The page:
Preterm Birth and Associated Factors at Al-Sadaqa Teaching Hospital, Aden-Yemen
Introduction: Preterm birth (PTB) complications is a leading cause of neonatal death, with neonatal sepsis and birth asphyxia. The objective of this study was to determine frequency and factors associated with PTB.
Methods: A retrospective descriptive study was conducted in Al-Sadaqa Teaching Hospital, during the period January 1st to December 31st 2014. Data were available on admissions from the medical records extracted from the hospital Statistics Department and analyzed by SPSS.
Results: In the study period, 2869 births were recorded. Of them, 229 births were preterm (8%) with 50.3% males and 49.7% females. Extremely PTB was 60% of very low birth weight compared with 2.9% of moderate PTB with a statistically significant difference. Preterm deliveries encountered more among mothers with < 4 gravidity (69.9%) and mothers with no antenatal care (66.8%). Preterm delivery occurs in 52.4% as idiopathic without known cause.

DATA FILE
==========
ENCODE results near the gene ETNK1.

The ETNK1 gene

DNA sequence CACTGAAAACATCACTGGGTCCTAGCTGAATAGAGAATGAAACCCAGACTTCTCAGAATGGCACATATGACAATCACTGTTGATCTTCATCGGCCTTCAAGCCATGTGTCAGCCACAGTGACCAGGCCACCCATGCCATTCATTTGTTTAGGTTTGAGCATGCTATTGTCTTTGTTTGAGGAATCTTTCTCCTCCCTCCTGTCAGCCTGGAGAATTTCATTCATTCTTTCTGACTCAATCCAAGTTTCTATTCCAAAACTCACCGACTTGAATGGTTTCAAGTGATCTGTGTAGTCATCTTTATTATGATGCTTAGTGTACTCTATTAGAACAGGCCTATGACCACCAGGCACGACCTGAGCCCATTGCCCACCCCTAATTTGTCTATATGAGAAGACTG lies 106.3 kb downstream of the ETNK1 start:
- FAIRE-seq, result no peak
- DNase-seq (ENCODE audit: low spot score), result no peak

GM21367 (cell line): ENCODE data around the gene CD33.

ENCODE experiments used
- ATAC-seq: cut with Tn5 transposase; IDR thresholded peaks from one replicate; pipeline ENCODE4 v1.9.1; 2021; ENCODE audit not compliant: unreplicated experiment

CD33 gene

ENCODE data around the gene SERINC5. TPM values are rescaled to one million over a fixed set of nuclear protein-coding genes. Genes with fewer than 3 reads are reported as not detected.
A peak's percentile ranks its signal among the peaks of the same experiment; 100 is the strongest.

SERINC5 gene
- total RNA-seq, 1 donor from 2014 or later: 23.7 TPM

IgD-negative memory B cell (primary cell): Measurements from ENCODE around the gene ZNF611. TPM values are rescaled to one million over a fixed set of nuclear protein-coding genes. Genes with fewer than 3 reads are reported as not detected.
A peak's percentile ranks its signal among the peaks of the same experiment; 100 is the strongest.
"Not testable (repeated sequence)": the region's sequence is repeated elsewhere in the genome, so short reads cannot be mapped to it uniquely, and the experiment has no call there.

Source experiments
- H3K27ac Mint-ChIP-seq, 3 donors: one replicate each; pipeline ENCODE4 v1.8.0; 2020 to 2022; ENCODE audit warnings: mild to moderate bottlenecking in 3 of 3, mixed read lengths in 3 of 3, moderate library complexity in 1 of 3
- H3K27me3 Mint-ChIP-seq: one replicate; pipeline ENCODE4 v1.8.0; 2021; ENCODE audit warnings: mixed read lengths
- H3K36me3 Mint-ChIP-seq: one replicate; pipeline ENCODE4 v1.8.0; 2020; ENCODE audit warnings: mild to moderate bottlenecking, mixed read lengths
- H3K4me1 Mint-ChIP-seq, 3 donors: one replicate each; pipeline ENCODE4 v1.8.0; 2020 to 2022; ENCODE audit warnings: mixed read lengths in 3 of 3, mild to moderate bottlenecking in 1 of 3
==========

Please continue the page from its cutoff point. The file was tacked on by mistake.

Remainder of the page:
Conclusion: PTB constituted 8% of all deliveries. The study concluded the importance of conducting epidemiological studies to aid in the prevention of preterm birth by determining risk factors that may be amenable to control on a population basis and by identifying high risk groups that can be targeted by clinical services. Encouraging focused antenatal care specially for high risk pregnancies and proper utilization of maternal and child health services is also highly recommended.
Keywords: Premature, birth weight, Maternal Factors, Maternity Hospital, Aden-Yemen.